Source: Dubai – Sherif Al Yamani

If you are in one of the crowded cities in the world, and you suffer from finding parking space for your cars, do not grumble, because the planes now face the same fate, as they may not soon find a place to house them on the ground, with most of the waiting places in the airports running out.

Currently, 98% of the world’s air routes are subject to strict travel restrictions, including closure, partial travel bans, or quarantine measures, according to IATA data.

In Europe, seat capacity is expected to decrease by about 90% in the second quarter of 2020. In the Middle East, capacity is expected to decrease by about 80%, while in the United States and Asia it will decrease by 50%, according to the latest IATA data.

There are about 10.5 thousand aircraft, representing 40% of the total global fleet of aircraft, on the ground without operation, and this number is expected to increase.

With the increasing number of aircraft that do not find passengers, the important question arises, which is how these aircraft will be accommodated on the ground.

Airlines are trying to keep the planes close to home. Currently, the aisles, maintenance areas, and loading areas of the world’s airports are filled with aircraft.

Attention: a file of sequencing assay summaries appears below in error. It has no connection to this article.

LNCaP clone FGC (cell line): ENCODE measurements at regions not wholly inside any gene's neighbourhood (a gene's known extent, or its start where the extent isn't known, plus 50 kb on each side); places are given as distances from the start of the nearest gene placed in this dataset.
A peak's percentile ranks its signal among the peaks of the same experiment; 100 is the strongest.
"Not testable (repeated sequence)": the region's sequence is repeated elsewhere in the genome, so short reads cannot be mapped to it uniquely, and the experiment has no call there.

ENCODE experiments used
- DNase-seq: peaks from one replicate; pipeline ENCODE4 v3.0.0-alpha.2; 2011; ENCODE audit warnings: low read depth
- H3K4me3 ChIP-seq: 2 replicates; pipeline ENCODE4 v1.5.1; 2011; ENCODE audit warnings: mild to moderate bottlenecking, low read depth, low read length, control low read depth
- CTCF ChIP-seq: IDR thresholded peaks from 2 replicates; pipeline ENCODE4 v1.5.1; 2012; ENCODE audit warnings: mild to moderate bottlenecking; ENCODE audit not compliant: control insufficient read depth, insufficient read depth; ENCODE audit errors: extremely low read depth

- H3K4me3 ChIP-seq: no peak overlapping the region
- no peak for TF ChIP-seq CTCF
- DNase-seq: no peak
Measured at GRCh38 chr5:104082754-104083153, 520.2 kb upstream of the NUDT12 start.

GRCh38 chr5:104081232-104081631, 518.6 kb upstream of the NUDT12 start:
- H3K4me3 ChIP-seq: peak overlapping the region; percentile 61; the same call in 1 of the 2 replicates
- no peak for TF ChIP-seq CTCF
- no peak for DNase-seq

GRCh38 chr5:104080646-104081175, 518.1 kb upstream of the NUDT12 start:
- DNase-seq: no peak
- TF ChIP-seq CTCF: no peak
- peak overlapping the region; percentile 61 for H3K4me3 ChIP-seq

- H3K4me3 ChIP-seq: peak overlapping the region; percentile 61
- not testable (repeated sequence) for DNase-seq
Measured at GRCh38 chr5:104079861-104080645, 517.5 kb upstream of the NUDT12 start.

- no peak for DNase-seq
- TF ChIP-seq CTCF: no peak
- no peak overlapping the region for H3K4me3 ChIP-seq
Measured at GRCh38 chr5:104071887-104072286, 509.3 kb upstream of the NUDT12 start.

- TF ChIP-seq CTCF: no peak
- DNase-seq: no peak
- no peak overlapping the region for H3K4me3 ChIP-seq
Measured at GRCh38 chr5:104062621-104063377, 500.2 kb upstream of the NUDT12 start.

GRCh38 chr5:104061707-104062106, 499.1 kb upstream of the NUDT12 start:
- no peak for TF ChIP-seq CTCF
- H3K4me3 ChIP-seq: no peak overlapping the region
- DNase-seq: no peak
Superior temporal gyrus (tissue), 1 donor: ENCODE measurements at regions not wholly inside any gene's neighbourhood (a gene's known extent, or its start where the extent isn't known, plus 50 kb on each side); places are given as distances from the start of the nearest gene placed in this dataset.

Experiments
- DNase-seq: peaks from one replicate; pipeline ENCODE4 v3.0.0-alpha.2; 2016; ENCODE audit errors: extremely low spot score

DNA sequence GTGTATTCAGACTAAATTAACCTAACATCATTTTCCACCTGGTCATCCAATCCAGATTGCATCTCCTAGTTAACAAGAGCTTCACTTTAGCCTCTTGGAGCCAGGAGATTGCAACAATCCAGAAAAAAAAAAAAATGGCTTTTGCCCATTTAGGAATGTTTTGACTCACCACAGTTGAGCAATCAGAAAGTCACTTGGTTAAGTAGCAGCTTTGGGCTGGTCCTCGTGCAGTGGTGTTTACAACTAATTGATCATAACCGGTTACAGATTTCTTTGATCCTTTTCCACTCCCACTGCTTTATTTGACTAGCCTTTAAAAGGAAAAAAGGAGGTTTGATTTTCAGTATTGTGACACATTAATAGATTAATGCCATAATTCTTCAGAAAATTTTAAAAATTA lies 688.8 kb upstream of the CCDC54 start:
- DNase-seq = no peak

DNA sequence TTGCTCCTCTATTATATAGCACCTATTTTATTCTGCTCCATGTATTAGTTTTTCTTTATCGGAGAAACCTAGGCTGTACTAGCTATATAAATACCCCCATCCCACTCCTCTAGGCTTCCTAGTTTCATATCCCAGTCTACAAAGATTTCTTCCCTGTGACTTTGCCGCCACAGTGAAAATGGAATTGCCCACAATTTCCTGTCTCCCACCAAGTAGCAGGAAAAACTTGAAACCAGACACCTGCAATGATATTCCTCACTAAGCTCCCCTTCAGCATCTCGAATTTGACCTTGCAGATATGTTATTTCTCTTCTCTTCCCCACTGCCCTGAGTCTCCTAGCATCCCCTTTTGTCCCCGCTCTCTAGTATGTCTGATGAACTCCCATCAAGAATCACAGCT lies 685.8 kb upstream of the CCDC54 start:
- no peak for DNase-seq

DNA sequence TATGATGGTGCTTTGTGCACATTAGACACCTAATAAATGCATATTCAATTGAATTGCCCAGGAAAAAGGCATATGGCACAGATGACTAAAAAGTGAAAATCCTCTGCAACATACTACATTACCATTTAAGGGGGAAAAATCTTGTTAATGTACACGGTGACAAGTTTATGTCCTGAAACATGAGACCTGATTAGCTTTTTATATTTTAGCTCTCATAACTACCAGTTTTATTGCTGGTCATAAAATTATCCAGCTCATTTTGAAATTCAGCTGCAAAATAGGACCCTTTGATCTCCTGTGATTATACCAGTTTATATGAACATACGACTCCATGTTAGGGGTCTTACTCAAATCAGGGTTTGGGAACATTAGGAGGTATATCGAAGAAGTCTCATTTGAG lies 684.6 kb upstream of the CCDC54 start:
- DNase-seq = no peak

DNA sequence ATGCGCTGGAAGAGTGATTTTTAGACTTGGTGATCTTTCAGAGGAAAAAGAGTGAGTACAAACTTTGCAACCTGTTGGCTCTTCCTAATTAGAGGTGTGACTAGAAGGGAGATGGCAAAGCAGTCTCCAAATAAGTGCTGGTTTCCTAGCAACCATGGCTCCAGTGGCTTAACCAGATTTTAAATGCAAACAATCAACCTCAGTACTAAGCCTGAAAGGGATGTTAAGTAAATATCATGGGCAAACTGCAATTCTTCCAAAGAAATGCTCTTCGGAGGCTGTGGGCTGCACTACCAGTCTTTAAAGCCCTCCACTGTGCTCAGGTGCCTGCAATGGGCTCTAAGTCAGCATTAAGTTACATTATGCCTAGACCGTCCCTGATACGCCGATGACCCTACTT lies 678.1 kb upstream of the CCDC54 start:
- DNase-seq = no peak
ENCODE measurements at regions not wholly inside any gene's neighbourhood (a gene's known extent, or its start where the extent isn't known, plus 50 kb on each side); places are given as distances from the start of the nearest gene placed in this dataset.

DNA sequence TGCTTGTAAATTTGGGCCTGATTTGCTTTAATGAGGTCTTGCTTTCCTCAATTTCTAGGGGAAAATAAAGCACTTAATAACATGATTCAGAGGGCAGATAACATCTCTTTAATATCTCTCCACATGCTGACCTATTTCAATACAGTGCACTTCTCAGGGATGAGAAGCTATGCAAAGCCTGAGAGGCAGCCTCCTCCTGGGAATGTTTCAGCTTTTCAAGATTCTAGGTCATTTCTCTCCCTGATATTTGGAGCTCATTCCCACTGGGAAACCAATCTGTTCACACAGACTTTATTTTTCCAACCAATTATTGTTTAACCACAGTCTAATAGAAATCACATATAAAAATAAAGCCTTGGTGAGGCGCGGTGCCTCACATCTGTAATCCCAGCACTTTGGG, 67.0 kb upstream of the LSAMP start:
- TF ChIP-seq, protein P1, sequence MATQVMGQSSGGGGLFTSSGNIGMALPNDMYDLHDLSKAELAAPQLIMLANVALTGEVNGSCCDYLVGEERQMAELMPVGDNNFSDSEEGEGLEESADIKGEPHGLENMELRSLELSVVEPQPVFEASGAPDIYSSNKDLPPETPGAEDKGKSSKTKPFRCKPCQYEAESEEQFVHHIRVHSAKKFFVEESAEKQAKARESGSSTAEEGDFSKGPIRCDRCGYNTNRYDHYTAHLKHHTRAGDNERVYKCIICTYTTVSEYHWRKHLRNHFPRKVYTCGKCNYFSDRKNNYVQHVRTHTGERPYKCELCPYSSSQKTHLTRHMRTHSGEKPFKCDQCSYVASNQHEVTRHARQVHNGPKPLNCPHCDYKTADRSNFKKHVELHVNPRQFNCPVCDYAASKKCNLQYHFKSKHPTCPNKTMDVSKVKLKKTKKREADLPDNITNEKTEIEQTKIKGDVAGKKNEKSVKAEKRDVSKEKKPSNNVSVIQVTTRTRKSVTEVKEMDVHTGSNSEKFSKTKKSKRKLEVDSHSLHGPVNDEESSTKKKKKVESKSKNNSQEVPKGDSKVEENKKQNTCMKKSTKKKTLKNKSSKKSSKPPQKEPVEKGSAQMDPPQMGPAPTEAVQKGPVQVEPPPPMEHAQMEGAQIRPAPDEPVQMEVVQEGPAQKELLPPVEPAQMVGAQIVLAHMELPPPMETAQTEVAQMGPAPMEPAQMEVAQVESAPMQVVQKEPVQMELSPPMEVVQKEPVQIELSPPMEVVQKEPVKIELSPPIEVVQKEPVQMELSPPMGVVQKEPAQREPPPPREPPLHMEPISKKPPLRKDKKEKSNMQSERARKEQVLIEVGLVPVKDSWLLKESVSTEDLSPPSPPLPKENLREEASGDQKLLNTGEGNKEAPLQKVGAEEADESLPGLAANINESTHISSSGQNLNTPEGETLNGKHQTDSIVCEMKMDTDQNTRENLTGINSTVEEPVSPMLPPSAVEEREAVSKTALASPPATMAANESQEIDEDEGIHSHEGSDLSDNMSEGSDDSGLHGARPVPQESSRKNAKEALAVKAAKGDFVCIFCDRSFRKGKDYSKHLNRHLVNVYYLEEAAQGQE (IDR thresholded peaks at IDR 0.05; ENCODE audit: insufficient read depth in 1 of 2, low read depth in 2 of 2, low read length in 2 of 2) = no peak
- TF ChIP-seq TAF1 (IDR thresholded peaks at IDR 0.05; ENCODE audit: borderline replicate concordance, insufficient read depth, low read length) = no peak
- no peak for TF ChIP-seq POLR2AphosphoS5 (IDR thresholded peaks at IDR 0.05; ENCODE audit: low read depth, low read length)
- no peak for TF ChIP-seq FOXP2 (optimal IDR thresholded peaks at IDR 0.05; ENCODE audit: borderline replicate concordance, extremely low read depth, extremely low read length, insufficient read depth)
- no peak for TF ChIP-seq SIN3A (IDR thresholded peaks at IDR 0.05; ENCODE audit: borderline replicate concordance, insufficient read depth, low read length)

Sergio Fernandez, regional director of airports, passengers, freight and security for the European continent in IATA, said that airlines want to place their aircraft at airports near them, so that they can maintain them and return to work as soon as conditions permit.

In the United States, Delta and American Airlines announced that they would store 1,000 aircraft.

The largest hub for Delta Airline is located in Hartsfield-Jackson Airport in Atlanta, Goria, and is one of the busiest centers in the world. Now, the company’s aircraft are lined up in one of the airport’s five corridors. Smaller airports have not escaped this either, for example Tulsa Airport in Oklahoma, USA, is a warehouse of American Airlines’ fleet.

This does not differ from the rest of the world’s airports, from London to Dubai and Singapore, as the airports have become places to line up planes, not to take off.

Europe is now home to about 500 aircraft on Earth, including 150 that carry more than 5 million people each year. There is still enough room to row the fleet, according to Fernandez.

But not all airlines follow the same policy. In Switzerland, for example, civilian aircraft are lined up at a military base near Zurich, which is close to the aircraft business area.

Before the aircraft line up, there are some things that must be done, as the cabin of the plane must be cleaned before being wrapped, and the tanks must be dried out of fuel and oil must be removed from the plane’s machines.

Placing aircraft in airport parking spaces is not free. While airports such as Heathrow and Charles de Gaulle are exempt from lining up, other airports apply fees. IATA addressed the world’s aviation ministries, demanding a reduction in the parking fee.

The cost of waiting for aircraft represents the equivalent of 2% of airport revenue, but this percentage may change due to the current circumstances.

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